But, in spite of the likely benefits, he still opposed the idea Sin embargo or No obstante, a pesar de las probables ventajas, todavía se oponía a la idea
Correcting a previous negative
 When but or but rather introduces a noun phrase, prepositional phrase or verb in the infinitive which corrects a previous negative, translate but using sino:
Not wine, but vinegar No vino, sino vinagre They aren't from Seville, but from Bilbao No son de Sevilla, sino de Bilbao His trip to London was not to investigate the case but to hush it up Su viaje a Londres no fue para investigar el caso sino para taparlo
 When but or but rather introduces a verb clause (or requires a verb clause in Spanish) which corrects a previous negative, translate using sino que:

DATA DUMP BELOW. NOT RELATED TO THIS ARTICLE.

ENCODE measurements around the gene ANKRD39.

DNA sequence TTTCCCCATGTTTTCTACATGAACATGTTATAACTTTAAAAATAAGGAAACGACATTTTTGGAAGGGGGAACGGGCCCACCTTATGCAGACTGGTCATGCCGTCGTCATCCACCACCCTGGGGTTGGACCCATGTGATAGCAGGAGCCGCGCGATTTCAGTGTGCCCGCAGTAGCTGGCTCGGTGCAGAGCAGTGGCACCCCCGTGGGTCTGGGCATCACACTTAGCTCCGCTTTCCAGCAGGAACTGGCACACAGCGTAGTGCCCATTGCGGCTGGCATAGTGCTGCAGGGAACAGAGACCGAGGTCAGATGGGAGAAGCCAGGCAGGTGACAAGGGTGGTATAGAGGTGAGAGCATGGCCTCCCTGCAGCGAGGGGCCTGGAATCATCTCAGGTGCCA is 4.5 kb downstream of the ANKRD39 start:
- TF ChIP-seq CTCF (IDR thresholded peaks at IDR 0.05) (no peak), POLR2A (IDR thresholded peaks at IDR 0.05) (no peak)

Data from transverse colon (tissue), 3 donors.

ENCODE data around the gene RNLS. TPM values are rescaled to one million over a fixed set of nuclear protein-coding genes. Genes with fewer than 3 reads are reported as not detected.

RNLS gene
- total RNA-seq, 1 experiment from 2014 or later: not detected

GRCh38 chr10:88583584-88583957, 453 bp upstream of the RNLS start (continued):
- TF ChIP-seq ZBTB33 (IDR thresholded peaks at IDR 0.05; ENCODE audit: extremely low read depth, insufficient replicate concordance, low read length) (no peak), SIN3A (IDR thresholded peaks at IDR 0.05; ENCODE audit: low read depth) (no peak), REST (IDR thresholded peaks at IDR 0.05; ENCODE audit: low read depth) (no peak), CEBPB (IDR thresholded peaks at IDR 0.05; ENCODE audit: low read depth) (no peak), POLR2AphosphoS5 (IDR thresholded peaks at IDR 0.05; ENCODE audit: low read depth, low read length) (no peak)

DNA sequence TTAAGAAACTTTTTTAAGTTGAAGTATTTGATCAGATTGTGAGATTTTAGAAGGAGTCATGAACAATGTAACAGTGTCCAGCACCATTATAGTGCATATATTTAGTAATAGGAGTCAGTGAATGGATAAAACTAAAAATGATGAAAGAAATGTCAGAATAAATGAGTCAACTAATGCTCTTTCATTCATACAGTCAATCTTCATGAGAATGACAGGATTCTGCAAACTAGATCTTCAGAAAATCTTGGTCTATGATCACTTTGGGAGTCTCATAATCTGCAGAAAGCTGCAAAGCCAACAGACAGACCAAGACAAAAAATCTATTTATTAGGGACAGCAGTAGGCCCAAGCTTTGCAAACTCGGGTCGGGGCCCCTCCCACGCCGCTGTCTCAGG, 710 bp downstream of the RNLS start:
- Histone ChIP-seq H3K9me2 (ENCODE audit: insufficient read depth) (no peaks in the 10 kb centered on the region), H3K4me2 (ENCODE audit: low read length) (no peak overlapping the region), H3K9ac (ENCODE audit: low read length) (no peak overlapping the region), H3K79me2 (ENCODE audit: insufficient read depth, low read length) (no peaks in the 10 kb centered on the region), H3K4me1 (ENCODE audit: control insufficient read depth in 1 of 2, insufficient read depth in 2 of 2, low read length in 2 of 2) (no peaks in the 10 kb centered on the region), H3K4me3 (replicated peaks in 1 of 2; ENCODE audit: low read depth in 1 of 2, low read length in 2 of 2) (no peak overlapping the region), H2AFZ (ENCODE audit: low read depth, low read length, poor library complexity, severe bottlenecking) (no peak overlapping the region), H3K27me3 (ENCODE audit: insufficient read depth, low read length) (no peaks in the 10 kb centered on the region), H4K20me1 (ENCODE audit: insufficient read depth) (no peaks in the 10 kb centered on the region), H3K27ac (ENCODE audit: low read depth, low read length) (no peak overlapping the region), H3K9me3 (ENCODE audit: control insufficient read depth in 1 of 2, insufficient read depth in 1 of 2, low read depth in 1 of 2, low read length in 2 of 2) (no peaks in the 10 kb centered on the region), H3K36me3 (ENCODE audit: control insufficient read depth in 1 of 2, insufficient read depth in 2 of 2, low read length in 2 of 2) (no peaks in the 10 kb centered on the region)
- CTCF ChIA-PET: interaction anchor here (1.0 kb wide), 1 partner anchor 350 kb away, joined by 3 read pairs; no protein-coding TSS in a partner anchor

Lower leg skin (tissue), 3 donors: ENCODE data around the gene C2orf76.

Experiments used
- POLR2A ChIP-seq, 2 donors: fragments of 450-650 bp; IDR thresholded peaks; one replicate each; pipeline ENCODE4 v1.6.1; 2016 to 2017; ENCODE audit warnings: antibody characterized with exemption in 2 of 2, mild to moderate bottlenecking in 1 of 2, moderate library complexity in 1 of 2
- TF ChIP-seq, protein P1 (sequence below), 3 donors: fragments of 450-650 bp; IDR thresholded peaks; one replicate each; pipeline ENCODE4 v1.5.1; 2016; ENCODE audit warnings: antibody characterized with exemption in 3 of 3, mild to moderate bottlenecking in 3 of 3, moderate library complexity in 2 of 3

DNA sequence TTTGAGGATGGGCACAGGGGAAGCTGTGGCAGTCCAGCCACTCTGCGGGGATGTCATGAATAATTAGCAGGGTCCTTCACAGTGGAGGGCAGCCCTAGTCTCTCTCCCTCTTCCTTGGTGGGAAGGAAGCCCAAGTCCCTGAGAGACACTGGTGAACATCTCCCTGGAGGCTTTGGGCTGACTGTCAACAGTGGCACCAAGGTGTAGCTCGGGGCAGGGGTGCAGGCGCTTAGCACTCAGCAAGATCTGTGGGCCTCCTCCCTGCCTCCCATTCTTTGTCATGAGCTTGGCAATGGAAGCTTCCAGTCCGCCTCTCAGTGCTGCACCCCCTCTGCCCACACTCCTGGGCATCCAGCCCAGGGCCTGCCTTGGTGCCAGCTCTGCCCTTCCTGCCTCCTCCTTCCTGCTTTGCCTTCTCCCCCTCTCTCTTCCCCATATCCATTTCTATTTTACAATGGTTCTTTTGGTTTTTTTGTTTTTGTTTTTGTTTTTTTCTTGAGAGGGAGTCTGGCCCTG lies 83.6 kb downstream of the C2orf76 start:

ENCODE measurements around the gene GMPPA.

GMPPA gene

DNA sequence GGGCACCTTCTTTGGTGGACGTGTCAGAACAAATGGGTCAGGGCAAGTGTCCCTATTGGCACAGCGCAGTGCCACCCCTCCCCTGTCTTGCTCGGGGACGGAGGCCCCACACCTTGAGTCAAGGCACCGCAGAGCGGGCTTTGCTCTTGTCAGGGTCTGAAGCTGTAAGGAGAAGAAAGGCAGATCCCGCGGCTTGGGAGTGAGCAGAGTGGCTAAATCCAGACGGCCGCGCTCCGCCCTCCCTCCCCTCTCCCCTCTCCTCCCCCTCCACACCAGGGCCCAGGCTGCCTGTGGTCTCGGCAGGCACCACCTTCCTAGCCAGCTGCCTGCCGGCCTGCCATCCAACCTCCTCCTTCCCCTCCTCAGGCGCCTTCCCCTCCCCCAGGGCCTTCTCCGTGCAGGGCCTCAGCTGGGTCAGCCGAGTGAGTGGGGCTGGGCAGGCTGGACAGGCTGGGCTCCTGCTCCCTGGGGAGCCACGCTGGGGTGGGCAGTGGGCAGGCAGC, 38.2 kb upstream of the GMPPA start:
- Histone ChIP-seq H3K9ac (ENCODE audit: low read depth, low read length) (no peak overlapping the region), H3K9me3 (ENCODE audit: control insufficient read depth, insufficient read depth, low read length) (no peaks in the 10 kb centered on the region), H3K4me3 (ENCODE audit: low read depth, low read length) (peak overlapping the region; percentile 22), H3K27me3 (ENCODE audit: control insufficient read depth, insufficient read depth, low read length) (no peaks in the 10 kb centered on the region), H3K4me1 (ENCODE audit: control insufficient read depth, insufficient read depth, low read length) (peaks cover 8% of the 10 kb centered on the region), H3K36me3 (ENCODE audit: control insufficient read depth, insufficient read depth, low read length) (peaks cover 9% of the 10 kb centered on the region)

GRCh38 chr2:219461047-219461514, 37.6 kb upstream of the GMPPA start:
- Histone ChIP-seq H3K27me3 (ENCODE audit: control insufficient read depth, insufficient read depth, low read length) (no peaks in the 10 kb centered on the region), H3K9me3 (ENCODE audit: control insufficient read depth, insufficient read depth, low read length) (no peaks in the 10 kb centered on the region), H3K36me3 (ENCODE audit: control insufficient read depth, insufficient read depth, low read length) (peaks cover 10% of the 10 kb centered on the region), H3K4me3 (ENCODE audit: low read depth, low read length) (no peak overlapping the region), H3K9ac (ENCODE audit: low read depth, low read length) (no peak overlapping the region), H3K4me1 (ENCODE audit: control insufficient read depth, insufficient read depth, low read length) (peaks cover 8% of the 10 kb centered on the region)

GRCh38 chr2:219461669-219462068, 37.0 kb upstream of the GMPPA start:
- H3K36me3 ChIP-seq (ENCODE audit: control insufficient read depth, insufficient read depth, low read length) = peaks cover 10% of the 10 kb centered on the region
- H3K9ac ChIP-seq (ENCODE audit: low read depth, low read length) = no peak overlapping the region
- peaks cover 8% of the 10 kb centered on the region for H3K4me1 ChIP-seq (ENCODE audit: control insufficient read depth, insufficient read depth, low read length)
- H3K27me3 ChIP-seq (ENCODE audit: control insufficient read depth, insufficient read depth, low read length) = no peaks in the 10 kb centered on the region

He's not asking you to do what he says but (rather) to listen to him No te pide que hagas lo que él dice, sino que le escuches
Not only ... but also
 When the but also part of this construction contains ((SUBJECT)) + ((VERB)), translate using no sólo or no solamente ... sino que también or sino que además:
It will not only cause tension, but it will also damage the economy No sólo or No solamente provocará tensiones, sino que además or sino que también dañará la economía
 When the but also part does not contain ((SUBJECT)) + ((VERB)), translate using no sólo or no solamente ... sino también or sino además:
Not only rich but also powerful No sólo or No solamente rico sino también or sino además poderoso We don't only want to negotiate but also to take decisions No queremos sólo or solamente negociar, sino también tomar decisiones